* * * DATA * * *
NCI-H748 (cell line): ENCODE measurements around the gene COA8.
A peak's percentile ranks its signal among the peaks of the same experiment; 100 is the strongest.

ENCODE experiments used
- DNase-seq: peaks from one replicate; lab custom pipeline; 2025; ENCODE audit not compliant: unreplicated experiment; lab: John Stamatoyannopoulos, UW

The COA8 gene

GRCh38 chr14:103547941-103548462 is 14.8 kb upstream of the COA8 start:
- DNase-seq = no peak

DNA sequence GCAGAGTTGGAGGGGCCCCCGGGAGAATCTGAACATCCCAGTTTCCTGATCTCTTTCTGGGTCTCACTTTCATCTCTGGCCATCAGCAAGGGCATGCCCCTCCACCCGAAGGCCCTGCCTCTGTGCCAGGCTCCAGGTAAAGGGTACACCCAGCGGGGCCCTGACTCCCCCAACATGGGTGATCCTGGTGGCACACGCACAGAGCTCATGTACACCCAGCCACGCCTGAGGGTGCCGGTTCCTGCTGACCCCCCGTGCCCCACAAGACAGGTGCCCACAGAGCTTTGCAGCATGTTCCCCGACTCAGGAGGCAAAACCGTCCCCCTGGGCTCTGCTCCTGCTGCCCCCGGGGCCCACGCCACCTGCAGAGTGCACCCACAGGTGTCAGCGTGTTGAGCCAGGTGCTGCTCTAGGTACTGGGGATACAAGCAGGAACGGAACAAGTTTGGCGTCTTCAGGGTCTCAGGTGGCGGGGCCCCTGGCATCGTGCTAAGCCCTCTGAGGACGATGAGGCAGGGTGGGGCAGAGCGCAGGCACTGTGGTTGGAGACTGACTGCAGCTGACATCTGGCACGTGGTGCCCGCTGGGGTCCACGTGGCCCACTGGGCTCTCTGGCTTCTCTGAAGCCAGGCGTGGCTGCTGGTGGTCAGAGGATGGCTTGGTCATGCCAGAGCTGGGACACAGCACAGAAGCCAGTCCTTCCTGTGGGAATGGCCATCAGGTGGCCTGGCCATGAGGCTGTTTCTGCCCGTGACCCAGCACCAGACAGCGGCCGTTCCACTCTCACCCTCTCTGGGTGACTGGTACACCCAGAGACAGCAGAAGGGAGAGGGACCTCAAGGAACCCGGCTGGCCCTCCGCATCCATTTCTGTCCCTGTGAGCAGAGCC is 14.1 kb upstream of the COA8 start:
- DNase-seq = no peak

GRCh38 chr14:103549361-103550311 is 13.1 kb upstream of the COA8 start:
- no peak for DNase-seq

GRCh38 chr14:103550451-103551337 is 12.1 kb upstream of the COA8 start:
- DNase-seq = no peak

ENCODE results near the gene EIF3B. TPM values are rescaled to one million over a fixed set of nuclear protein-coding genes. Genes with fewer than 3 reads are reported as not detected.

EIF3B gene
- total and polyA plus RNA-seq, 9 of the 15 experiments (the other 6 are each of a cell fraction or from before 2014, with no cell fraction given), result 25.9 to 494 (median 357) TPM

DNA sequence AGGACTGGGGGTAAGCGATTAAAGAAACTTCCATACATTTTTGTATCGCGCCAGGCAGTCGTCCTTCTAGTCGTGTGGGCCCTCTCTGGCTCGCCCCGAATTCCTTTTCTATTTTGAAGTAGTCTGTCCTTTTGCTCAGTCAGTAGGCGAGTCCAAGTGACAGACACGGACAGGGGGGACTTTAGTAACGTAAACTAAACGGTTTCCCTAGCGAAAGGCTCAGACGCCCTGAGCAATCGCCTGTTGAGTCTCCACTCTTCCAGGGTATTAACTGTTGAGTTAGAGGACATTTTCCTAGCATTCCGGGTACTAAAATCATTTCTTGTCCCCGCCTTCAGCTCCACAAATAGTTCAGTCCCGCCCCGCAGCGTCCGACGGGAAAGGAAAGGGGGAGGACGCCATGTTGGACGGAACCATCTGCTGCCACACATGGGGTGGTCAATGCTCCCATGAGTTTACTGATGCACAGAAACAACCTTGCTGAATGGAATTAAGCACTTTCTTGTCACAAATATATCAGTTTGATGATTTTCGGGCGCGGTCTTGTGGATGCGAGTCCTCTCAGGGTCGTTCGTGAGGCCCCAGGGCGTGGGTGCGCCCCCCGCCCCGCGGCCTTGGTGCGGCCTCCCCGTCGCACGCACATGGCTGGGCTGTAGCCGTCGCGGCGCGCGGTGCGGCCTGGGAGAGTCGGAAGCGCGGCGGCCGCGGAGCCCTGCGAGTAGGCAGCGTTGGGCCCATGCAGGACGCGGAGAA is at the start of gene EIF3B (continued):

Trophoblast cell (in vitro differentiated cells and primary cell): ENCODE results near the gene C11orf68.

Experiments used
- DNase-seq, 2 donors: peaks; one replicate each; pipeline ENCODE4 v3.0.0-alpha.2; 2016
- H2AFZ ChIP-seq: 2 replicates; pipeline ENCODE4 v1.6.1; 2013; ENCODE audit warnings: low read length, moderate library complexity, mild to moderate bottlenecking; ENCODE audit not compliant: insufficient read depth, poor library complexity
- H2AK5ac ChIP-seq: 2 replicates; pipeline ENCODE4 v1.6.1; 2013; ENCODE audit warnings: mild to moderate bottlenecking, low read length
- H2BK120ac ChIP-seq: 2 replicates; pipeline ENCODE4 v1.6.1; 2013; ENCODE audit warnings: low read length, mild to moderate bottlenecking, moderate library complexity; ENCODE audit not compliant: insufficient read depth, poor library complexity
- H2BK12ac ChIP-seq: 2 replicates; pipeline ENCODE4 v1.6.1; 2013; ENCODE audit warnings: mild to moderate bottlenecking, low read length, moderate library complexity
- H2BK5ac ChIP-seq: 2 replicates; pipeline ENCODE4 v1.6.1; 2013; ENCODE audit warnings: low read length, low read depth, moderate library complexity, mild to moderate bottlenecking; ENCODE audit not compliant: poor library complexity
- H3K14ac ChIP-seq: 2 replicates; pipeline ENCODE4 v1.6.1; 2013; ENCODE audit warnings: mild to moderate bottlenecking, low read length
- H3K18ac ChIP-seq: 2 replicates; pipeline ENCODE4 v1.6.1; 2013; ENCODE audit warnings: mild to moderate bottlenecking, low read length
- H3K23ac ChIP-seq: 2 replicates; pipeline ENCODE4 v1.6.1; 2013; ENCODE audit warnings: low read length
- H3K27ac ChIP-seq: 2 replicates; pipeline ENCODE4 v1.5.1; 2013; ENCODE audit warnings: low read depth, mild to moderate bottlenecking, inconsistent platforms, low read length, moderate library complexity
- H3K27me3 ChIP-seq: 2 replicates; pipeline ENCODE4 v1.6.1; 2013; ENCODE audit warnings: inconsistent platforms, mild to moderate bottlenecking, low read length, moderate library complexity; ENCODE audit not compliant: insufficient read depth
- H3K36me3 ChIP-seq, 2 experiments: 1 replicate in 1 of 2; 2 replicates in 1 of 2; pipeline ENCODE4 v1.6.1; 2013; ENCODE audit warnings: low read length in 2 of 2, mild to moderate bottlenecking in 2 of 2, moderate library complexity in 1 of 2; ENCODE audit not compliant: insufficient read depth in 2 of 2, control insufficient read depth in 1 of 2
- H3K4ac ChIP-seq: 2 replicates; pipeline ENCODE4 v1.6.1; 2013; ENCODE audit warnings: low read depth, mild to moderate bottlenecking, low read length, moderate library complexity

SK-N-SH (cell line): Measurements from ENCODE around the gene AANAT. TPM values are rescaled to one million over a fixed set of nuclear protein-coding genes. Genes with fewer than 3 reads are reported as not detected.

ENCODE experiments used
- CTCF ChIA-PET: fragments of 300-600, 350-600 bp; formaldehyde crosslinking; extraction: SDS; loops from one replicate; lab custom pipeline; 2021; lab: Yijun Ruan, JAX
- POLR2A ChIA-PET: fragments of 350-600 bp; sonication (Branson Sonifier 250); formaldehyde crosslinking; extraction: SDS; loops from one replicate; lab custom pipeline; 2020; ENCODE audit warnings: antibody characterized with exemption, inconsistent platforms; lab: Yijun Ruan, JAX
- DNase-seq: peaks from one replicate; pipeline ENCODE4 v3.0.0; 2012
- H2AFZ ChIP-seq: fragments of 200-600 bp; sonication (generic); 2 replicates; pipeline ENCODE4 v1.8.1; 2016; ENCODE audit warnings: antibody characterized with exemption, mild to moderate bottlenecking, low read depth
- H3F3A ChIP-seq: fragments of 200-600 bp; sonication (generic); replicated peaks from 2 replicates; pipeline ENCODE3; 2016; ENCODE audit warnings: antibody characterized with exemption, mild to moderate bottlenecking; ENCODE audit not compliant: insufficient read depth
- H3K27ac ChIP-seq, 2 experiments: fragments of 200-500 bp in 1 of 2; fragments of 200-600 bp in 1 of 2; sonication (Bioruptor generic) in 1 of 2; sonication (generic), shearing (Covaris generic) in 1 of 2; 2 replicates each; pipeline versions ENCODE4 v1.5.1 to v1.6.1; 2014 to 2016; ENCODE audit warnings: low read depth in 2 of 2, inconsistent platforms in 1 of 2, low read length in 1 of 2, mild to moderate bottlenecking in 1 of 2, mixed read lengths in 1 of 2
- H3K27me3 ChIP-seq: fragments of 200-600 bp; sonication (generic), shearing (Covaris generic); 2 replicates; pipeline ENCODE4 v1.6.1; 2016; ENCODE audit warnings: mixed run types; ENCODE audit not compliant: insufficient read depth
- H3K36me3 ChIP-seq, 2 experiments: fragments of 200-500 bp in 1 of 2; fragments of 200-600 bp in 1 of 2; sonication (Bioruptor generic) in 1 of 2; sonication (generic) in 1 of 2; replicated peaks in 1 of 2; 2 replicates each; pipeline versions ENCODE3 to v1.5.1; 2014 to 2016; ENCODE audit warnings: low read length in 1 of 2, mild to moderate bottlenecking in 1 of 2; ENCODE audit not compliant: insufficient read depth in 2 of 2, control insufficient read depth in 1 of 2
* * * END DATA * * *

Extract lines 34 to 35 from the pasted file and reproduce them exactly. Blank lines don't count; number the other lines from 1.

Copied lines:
ENCODE experiments used
- CTCF ChIA-PET: fragments of 300-600, 350-600 bp; formaldehyde crosslinking; extraction: SDS; loops from one replicate; lab custom pipeline; 2021; lab: Yijun Ruan, JAX